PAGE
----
President Muhammadu Buhari on Thursday asked strong and developed countries to grant debt reprieve to Africa and countries with weak economies in order to help them to recover the losses to the raging COVID-19 pandemic.
The president, who spoke during a virtual United Nations “High-Level Event on Financing for Development in the Era of COVID-19 and Beyond,” called for a global solidarity to fight the pandemic.
The President joined the discussions at the UN meeting via video conferencing from the Presidential Villa, Abuja.
António Guterres, the UN secretary general had invited Buhari to participate in the session with other world leaders across developing and developed countries.
Canadian Prime Minister, Justin Trudeau and his Jamaican counterpart, Andrew Holness, co-hosted the high-level discussions.
Buhari stated, “The world has changed through COVID-19 and so must the global financing architecture for development financing and the response to the current pandemic. There is an urgent need for weak and needy countries especially those of Africa, to receive a fresh reprieve.
“This is a historic plague affecting every corner of the globe. In the circumstances, the response needed must be global, unconditional, comprehensive, and rapid. Debts must be forgiven and cancelled. Free additional resources are needed urgently through an international consensus to enable poor countries work to reverse the devastations of COVID-19 to the human race.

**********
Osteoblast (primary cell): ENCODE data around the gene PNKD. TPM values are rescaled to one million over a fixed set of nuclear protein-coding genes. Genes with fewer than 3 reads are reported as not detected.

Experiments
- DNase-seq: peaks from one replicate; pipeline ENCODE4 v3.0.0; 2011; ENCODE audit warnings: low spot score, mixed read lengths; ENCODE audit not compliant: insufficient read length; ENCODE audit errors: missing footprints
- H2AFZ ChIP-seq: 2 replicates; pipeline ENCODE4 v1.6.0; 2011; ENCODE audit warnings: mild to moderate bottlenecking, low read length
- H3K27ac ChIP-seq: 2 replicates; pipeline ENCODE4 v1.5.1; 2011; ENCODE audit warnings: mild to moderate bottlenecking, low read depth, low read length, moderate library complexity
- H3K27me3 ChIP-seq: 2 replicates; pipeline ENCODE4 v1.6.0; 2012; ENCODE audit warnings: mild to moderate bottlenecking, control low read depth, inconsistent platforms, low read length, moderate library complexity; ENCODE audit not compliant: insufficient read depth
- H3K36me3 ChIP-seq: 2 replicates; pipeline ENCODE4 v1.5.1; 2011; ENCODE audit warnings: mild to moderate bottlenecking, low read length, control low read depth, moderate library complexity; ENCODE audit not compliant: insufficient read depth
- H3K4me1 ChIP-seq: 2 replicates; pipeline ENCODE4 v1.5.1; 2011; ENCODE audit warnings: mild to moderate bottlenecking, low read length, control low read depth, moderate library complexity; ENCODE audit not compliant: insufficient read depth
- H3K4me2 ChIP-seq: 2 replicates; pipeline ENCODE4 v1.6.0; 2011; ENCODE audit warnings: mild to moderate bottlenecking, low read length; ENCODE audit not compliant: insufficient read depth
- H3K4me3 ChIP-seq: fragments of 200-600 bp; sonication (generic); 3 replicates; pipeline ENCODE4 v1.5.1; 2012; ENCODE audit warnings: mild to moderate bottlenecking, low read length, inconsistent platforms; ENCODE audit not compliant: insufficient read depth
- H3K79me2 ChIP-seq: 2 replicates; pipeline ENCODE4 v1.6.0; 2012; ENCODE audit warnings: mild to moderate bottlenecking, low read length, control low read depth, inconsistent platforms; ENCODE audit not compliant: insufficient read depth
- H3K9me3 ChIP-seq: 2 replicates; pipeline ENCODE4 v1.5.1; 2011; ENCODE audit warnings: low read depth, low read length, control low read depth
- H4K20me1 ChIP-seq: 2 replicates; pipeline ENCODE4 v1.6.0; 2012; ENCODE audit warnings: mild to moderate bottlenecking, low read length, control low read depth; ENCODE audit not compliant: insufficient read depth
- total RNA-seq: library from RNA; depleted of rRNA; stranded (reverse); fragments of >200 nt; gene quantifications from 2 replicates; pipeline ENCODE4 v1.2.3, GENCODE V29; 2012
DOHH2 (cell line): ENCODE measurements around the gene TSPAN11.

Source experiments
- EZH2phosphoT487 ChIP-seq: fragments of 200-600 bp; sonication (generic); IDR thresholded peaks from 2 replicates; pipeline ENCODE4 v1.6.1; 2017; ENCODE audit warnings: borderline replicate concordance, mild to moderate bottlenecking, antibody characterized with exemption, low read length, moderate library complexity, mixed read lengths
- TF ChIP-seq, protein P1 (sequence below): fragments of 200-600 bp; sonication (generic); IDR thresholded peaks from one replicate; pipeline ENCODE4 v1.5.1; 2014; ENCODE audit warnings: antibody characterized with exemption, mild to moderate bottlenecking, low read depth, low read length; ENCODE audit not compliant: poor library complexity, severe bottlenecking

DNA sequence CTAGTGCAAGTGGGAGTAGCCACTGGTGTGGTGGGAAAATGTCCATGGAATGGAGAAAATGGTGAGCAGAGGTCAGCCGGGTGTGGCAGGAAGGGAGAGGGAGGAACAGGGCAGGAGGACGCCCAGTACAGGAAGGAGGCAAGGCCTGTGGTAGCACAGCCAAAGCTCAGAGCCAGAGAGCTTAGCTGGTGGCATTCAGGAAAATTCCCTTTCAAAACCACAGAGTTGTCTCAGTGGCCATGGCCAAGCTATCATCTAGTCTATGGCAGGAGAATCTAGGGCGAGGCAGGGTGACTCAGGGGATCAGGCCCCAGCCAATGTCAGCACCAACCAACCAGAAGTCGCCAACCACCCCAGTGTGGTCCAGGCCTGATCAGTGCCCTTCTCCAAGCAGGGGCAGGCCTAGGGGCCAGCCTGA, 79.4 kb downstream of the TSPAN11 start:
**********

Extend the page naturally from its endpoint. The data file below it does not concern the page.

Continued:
“Rising now and standing together in true global solidarity to my mind is the only hope for humanity, the best approach to safeguarding the 2030 SDGs and the only way we can build back for more resilient economies and societies.”
The president stressed on the impact of COVID -19 on African countries, especially their loss of revenues, which has made it difficult for them to fund their 2020 budgets.
He noted that Nigeria was hard-hit by the crash in oil revenue, the mainstay of its monolithic economy.
The president, however, spoke on the different measures his administration has adopted to enable Nigeria survive the pandemic.
“For Nigeria, the shocks are multiple, including the sharp decline in international oil prices which has negatively impacted revenues and growth, worsened external and domestic positions, and further increased banking sector vulnerabilities, resulting in enormous human and economic toll on the country.
“We have been proactive in implementing a number of strong measures, including fiscal, monetary and structural policies, and a multi-front response to the health crisis created by COVID-19 which captures all tiers of Government as well as the private sector.
“Our objective is to revert to the government’s planned medium-term fiscal consolidation path once the crisis is over. Our strategy for macro-economic stability is anchored on our home-grown Economic Recovery and Growth Plan,” he added.